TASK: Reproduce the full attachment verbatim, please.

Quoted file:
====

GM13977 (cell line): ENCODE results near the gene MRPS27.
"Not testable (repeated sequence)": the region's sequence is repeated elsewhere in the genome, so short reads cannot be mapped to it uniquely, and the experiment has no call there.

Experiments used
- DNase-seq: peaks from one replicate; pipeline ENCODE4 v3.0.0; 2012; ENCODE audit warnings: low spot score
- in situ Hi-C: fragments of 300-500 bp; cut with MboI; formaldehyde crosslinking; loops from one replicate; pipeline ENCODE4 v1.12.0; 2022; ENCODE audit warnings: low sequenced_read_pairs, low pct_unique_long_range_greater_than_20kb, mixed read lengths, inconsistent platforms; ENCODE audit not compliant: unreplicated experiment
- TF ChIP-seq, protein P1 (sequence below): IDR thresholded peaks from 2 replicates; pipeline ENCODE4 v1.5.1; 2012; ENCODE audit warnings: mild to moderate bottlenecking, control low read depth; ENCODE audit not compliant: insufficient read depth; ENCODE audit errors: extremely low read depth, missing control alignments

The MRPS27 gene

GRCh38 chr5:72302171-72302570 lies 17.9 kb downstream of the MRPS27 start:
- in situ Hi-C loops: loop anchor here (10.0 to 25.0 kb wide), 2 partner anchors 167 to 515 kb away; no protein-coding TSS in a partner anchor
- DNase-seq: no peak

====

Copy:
GM13977 (cell line): ENCODE results near the gene MRPS27.
"Not testable (repeated sequence)": the region's sequence is repeated elsewhere in the genome, so short reads cannot be mapped to it uniquely, and the experiment has no call there.

Experiments used
- DNase-seq: peaks from one replicate; pipeline ENCODE4 v3.0.0; 2012; ENCODE audit warnings: low spot score
- in situ Hi-C: fragments of 300-500 bp; cut with MboI; formaldehyde crosslinking; loops from one replicate; pipeline ENCODE4 v1.12.0; 2022; ENCODE audit warnings: low sequenced_read_pairs, low pct_unique_long_range_greater_than_20kb, mixed read lengths, inconsistent platforms; ENCODE audit not compliant: unreplicated experiment
- TF ChIP-seq, protein P1 (sequence below): IDR thresholded peaks from 2 replicates; pipeline ENCODE4 v1.5.1; 2012; ENCODE audit warnings: mild to moderate bottlenecking, control low read depth; ENCODE audit not compliant: insufficient read depth; ENCODE audit errors: extremely low read depth, missing control alignments

The MRPS27 gene

GRCh38 chr5:72302171-72302570 lies 17.9 kb downstream of the MRPS27 start:
- in situ Hi-C loops: loop anchor here (10.0 to 25.0 kb wide), 2 partner anchors 167 to 515 kb away; no protein-coding TSS in a partner anchor
- DNase-seq: no peak